Apple — like podcasts! — practically invented this category, and there they are, in a distant 3rd. A big reason for their slide is that that Apple TV has simply been too expensive for too long. Amazon and Roku have massively undercut the Apple TV in price, and while Apple has finally responded with built-in apps on some high-end Samsung TVs, it is definitely a case of too little too late.
Apple never gives anything to TV industry at all. It launched Apple TV the hardware in 2007, during the heydays of iPod. The product (and service) has since been changed back and forth. It never has a clear and consistent vision in terms of a product. It never gets much traction. I am surprised it has 13% of streaming traffic, but it’s more likely that other more prominent Apple products created the network effect that drive it, not the other way around.
Even Apple TV+, the streaming service, whose effort is serious and significant, looks more like a catch-up to competitors than a fundamental development. At best case it is a moderate add-on to the eventual “Apple bundle”.
Another version of this model is fraud, though. If your business model is not to sell your product for more than it costs to make it, but just to sell as much of it as possible, the obvious move is to sell a lot of it to yourself. Pay yourself a billion dollars for a billion widgets and you’ve added a billion dollars of revenue, which is great if investors will pay you a multiple of revenue for your stock.
The important thing to understand why people do such thing is exactly think of fraud as a business model: yes it has risks and it legally and morally wrong, but its upside could be huge so among entrepreneurs there will always be a few whose ROI calculation shows them the return triumphs the risk so this is a viable business model. Same applies to all the businesses that make knockoffs and counterfeits, or child labor, or Foxconn suicide squad. It is a part of capitalism.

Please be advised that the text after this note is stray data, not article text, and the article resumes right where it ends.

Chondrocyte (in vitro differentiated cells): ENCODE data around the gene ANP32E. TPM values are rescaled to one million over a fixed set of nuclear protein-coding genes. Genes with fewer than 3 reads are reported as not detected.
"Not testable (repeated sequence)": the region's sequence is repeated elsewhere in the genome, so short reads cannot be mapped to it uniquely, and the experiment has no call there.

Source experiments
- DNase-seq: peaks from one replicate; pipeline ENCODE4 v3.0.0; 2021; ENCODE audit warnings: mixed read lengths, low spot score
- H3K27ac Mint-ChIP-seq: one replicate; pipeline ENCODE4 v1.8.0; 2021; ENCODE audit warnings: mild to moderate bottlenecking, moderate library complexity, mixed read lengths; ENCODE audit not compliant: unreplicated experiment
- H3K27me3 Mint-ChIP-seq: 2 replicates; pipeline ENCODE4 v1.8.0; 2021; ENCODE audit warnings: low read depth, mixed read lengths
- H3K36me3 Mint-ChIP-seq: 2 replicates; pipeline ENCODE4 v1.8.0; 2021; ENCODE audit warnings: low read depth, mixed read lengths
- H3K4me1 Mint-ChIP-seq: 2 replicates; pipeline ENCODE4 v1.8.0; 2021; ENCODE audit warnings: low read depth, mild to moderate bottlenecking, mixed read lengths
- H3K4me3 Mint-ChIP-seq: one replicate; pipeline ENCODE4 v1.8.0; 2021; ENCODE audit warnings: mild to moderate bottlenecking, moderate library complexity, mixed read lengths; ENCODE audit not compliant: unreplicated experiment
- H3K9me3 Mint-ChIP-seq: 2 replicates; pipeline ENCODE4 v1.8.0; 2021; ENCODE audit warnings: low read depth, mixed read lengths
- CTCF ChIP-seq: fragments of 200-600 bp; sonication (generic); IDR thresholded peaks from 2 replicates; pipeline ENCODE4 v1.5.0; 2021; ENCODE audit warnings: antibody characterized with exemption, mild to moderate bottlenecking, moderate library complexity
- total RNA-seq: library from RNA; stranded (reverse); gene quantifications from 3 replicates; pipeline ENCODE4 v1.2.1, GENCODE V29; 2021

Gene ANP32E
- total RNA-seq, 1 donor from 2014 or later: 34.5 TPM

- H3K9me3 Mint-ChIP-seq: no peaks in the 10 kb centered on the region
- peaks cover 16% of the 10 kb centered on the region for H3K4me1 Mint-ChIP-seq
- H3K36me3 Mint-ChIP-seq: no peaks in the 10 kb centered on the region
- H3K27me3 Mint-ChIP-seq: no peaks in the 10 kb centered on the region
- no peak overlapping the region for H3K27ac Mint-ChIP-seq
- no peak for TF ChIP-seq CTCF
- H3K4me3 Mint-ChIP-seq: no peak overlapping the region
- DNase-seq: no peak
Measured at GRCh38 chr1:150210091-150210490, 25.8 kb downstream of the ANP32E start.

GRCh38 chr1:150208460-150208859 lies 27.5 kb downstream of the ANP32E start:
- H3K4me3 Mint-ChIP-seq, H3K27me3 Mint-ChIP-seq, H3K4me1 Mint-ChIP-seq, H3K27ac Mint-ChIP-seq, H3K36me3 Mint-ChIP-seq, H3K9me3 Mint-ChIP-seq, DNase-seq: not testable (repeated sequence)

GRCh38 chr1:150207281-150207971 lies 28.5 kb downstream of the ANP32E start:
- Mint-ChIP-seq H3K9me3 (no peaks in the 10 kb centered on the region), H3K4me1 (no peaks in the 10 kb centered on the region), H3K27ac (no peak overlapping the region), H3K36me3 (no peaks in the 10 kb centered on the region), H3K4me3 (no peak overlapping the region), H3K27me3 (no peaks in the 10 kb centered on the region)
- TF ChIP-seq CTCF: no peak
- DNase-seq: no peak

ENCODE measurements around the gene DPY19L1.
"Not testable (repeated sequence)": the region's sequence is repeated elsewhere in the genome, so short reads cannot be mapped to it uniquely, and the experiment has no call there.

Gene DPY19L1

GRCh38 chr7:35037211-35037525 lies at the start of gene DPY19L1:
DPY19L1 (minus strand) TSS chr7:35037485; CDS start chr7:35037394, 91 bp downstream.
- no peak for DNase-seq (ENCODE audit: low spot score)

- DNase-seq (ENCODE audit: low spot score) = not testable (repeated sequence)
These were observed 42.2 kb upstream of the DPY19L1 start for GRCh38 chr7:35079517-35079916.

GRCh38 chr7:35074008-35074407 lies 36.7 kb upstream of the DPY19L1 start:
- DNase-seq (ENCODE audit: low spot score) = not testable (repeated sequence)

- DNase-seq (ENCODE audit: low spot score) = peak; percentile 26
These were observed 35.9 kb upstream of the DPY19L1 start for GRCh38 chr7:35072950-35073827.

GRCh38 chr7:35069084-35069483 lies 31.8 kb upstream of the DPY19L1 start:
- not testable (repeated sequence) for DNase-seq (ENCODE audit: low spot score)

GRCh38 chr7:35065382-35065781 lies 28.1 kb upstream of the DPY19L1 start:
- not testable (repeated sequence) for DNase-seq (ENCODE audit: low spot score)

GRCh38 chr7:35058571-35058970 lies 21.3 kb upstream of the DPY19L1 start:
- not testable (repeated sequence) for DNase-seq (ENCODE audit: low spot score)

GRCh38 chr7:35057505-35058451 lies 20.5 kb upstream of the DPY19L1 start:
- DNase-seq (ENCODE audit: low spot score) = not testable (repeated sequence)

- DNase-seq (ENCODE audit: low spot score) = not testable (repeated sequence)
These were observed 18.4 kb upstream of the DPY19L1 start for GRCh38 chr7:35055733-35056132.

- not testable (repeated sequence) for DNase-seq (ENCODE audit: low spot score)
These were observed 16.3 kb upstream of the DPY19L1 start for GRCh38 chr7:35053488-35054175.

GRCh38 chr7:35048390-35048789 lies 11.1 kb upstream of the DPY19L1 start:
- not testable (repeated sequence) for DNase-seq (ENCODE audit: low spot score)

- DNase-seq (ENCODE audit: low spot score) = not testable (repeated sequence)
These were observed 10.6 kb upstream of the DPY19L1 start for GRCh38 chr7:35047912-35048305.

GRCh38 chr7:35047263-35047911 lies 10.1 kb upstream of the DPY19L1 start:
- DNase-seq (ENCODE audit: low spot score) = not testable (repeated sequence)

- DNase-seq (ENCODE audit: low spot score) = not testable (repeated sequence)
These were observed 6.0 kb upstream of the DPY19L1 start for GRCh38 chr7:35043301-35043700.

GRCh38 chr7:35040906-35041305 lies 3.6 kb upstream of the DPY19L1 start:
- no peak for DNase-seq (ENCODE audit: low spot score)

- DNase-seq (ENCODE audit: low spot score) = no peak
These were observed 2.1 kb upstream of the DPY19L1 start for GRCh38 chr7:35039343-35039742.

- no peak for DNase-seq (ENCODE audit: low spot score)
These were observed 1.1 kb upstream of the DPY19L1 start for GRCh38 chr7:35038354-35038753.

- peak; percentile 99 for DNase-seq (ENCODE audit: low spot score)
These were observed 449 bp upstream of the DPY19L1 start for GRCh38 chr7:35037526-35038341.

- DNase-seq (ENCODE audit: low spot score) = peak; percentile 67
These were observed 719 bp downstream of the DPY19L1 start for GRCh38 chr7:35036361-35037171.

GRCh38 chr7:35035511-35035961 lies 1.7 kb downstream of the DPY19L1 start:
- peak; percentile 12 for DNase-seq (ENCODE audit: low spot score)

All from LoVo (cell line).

Speaking of this, if everyone in a country believes and is constantly doing it, does it mean the country follows capitalism? I mean this country teaches everyone to not be capitalists, instead be a socialist, or even better, a patriot. But after all seems capitalism works out the best there. Would we call it a capitalism nation?
Data-driven and evidence-driven is so 1980, magical storytelling is the ultimate skill to success.
We have undertaken an internal assessment of what changes Uber’s California ridesharing business would need to make if it were forced to convert drivers to employees. We estimate that rider prices would need to increase 25–111% across different parts of California to cover increased costs.
I still believe fundamentally Uber helps the society in many ways. For consumers it’s still the most convenient or only way in some cases for transportation. It creates a whole unique kind of earning income: the immediateness and the flexibility.
Still, the success of Uber (and many other like Airbnb and Doordash) lies on top of “disrupting bad regulations”. The major or entire reason that the business thrives is the fact that it plays in a field where it doesn’t obey the rules while all its competitors do. Yes Uber has all the nice UI, smart dispatching algorithm, advanced pricing model, but truth is they are all nice add-ons.
The fact that Uber is undercutting regulations doesn’t make it bad or wrong. Instead this is probably how it works in a large picture. Taxi industry does look like quite anti-competitive and is highly regulated. At some point there has to be disruptions for better or worse.